(Photo above courtesy of Seikyo Press)
Daisaku Ikeda is a Buddhist philosopher, peace activist, educator, author and president of the Soka Gakkai International.
Daisaku Ikeda was born in Tokyo, Japan, in 1928, to a family of seaweed farmers. As a teenager in World War II, he felt the senseless horror of war when his home was burned to the ground in an air raid and he later learned his eldest brother had been killed in action. This experience fueled his life-long passion to work for peace.
In 1947, at age 19, he attended his first Buddhist meeting where he met Josei Toda, an educator and leader of the grassroots Buddhist movement Soka Gakkai (or Value-Creation Society). When Ikeda learned that Toda had been imprisoned for speaking out against the fascist Japanese government during the war, he felt Toda was someone he could trust.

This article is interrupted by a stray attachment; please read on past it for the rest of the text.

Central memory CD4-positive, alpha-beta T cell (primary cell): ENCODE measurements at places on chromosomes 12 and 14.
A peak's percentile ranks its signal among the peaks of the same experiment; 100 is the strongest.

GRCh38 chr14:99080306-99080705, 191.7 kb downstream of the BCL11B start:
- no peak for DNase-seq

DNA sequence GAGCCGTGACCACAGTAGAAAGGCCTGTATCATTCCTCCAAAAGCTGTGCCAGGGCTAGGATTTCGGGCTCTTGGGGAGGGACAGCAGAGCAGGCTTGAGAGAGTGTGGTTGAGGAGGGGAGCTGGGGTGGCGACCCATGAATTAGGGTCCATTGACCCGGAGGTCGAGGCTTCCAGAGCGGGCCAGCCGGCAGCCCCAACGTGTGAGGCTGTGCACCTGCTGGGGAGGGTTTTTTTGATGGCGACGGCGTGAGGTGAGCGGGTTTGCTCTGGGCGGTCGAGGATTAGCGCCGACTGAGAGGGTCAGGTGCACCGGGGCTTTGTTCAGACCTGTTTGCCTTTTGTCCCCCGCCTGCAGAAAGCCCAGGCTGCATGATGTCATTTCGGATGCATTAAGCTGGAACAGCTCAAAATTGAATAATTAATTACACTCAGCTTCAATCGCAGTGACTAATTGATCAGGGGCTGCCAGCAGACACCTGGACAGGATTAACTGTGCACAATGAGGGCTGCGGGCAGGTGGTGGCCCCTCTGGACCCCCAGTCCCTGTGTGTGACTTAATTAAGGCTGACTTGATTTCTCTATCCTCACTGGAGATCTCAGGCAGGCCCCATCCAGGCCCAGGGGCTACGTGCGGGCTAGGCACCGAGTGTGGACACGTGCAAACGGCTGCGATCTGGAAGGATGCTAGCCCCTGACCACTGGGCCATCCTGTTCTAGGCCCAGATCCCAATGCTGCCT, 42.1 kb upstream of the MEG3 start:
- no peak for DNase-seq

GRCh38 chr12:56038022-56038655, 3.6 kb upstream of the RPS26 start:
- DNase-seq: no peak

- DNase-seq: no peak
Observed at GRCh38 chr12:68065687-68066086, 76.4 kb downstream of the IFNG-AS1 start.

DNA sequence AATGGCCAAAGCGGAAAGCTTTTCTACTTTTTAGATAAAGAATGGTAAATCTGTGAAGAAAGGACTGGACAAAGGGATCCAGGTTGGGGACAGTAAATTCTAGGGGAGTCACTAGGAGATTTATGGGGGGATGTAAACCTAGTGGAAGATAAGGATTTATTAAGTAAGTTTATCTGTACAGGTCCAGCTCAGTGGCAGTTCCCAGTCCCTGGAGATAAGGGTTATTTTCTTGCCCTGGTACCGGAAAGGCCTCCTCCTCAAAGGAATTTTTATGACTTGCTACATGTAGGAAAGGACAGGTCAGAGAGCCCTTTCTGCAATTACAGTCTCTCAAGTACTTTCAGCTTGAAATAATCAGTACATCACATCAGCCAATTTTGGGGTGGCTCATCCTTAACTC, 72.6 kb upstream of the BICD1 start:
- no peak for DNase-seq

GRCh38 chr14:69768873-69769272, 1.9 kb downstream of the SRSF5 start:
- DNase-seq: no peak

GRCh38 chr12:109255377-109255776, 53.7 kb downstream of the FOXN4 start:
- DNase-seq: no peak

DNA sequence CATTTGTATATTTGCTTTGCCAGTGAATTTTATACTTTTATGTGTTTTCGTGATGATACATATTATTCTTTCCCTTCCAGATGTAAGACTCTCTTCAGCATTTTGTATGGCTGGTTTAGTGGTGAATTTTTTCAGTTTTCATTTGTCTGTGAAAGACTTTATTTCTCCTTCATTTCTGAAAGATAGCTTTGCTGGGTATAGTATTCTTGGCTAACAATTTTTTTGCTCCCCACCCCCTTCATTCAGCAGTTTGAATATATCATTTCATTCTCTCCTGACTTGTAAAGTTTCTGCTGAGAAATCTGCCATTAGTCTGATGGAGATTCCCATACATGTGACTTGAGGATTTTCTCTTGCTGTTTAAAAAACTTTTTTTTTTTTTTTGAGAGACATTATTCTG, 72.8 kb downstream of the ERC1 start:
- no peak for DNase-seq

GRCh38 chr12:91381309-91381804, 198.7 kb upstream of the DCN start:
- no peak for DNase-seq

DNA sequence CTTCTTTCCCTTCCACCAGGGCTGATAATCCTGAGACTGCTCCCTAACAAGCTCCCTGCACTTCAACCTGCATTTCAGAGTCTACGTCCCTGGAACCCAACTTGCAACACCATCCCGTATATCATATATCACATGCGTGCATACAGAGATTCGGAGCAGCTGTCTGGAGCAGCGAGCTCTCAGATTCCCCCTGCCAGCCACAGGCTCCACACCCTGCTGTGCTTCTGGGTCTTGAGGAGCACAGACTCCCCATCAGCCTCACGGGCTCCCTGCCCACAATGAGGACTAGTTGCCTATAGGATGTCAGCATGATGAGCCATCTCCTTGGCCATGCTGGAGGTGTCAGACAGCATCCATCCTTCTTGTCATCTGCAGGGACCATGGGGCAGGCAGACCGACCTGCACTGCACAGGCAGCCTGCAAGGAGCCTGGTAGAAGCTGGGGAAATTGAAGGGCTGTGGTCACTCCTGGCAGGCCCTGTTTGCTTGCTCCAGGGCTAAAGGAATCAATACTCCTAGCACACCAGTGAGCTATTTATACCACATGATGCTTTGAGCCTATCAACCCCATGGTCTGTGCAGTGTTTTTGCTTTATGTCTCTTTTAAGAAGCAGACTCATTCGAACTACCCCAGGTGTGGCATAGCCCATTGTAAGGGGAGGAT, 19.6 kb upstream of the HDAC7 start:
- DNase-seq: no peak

Ikeda spent his youth supporting Toda’s efforts to spread Buddhism across Japan, particularly to people who were devastated by the war.
Toda and Ikeda both saw Buddhism as a means of empowerment, believing that if people marginalized by society could truly believe in themselves and tap into their inherent courage and wisdom, then they could change the world around them.
In May 1960, two years after Toda passed away, Ikeda, then 32, became the president of Soka Gakkai. He expanded the movement internationally. Today Soka Gakkai International (SGI) is a diverse community of millions of people across the world who are committed to bringing about an age that respects the dignity of life.
Ikeda believes that dialogue is the key to changing hearts and uniting people. He has had dialogues with thousands of ordinary people as well as leading thinkers, such as Nelson Mandela, Rosa Parks, Arnold Toynbee and Wangari Maathai.
Seeing education also as a means to create change and empower people, Daisaku Ikeda founded two nonsectarian universities—Soka University in Japan and Soka University of America.
He has also fought for decades to abolish nuclear weapons. SGI is a partner with the International Committee to Abolish Nuclear Weapons (ICAN), which won the Nobel Peace Prize in 2017.
Ikeda’s philosophy can be summed up as,
When we change, the world changes. The key to all change lies in our inner transformation—a change of our hearts and minds.